While there were 1,600 courts, 2,000 judge vacancies remain to be filled up

Chief Justice of India K.G. Balakrishnan on Saturday called upon the Centre to increase the budget outlay for creating more facilities for the judicial system, for speedy justice.

He was inaugurating a two-day International Conference of Jurists on Judicial Reform organised jointly by the Bar Council of Punjab and Haryana and the International Council of Jurists here.

Justice Balakrishnan said while there were 1,600 courts, 2,000 judge vacancies remained to be filled up, the delay caused by the process which included selection, training and then appointment.

He appreciated Punjab and Haryana for having good court complexes, and suggested that they set up family courts in all districts within six months.

“A sum of Rs. 5,000 crore has been allocated by the Planning Commission for the judiciary and these funds would help in improving the facilities in court complexes… With the implementation of judicial reforms, I hope that the judiciary will have a new look in two to three years.”

Justice R.V. Raveendran of the Supreme Court said: “The real power of the judiciary is in the trust, faith and confidence of the common people in the system.” No reform could be successful without the help of the Bar. “Litigation in India was not expensive, but the charges of the members of the Bar make people think that it is costly. So I urge everyone to expedite cases and minimise requests for adjournments.”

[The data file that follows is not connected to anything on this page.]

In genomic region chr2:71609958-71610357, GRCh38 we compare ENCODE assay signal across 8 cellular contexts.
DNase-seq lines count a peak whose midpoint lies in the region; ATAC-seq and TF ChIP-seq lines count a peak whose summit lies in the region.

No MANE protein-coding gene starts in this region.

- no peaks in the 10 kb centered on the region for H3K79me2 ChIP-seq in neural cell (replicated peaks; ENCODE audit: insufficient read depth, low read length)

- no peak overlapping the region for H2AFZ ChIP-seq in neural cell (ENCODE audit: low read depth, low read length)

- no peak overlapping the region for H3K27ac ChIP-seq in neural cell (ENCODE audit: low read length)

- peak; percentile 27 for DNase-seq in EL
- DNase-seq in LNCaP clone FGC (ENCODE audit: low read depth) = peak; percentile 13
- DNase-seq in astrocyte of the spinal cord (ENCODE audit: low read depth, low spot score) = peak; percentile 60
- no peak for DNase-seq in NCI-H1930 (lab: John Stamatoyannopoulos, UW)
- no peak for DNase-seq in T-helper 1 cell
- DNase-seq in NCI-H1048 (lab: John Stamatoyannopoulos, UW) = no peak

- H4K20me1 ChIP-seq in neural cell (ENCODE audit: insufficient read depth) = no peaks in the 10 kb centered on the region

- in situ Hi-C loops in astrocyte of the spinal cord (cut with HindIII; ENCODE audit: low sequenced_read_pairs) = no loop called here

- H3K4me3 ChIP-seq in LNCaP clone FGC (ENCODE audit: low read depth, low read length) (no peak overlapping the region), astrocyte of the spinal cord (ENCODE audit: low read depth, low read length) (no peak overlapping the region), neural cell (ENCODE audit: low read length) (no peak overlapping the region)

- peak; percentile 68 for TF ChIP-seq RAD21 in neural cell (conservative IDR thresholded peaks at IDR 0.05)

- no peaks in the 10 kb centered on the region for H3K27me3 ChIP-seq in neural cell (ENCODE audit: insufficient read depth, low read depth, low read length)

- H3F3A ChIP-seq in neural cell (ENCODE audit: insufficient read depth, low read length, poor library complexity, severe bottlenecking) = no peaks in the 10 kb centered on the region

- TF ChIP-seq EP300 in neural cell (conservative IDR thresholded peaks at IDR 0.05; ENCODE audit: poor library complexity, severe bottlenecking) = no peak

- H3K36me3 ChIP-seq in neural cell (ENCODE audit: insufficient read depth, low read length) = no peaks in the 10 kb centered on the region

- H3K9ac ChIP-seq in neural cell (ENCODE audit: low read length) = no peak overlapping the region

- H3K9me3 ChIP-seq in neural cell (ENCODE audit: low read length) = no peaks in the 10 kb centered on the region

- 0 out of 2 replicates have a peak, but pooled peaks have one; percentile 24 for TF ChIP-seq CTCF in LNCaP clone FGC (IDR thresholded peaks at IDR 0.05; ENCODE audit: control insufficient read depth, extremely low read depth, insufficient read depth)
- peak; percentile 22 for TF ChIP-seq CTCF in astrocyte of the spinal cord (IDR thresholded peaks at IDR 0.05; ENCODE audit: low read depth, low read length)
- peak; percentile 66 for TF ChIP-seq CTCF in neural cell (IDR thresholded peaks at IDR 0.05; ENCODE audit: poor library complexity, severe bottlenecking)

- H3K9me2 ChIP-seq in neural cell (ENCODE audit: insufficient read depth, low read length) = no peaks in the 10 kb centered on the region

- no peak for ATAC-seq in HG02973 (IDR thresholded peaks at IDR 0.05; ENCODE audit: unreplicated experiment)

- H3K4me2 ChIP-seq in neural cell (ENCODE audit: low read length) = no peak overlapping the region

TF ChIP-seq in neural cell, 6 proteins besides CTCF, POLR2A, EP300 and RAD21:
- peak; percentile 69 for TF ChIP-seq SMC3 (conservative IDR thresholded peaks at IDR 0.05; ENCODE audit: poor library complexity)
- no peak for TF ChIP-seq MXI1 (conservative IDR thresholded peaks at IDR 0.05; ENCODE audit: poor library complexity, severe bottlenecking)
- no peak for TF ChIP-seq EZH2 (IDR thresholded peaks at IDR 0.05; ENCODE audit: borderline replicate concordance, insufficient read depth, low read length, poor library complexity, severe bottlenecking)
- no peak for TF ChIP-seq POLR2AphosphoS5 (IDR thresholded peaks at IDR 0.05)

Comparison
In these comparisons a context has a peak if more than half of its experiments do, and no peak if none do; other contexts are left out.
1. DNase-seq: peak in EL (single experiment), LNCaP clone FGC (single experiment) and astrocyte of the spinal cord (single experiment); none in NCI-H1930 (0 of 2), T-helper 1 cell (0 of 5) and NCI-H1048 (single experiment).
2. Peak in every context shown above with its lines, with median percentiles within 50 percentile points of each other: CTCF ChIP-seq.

Haryana Chief Minister Bhupinder Singh Hooda said 16 fast track courts set up by the government had disposed of more than 28,000 cases. It had approved the setting up of Gram Nyayalayas at Rania in Sirsa district and at Shahbad in Kurukshetra district to provide justice to people on their doorstep.

The Haryana government had also set up videoconferencing facilities in 38 courts and 25 jails. A sum of Rs. 109 crore had been spent on development and augmentation of judicial infrastructure during the last five years, Mr. Hooda said.

Union Parliamentary Affairs Minister Pawan Kumar Bansal said a justice system that was fair, swift and affordable was also a tool for growth and development. While there was no denying the fact that a fivefold increase in the number of judges was required for efficient justice, the real change should be in the mindset to bring about immediate change.

The Chief Justice of the Punjab and Haryana High Court, Justice Mukul Mudgal, said that with a view to arresting delay in delivery of justice and clearing backlog, suggestions were being made to increase the number of courts and improve infrastructure, but these were long-term measures. Until then, the alternative dispute resolution system would have to be made more effective.

The Chief Justice of Maldives, Justice Abdulla Saeed; Justice Gauri Dhakal of the Supreme Court of Nepal and Iceland Ambassador Gudmundur Eiriksson participated in the conference.

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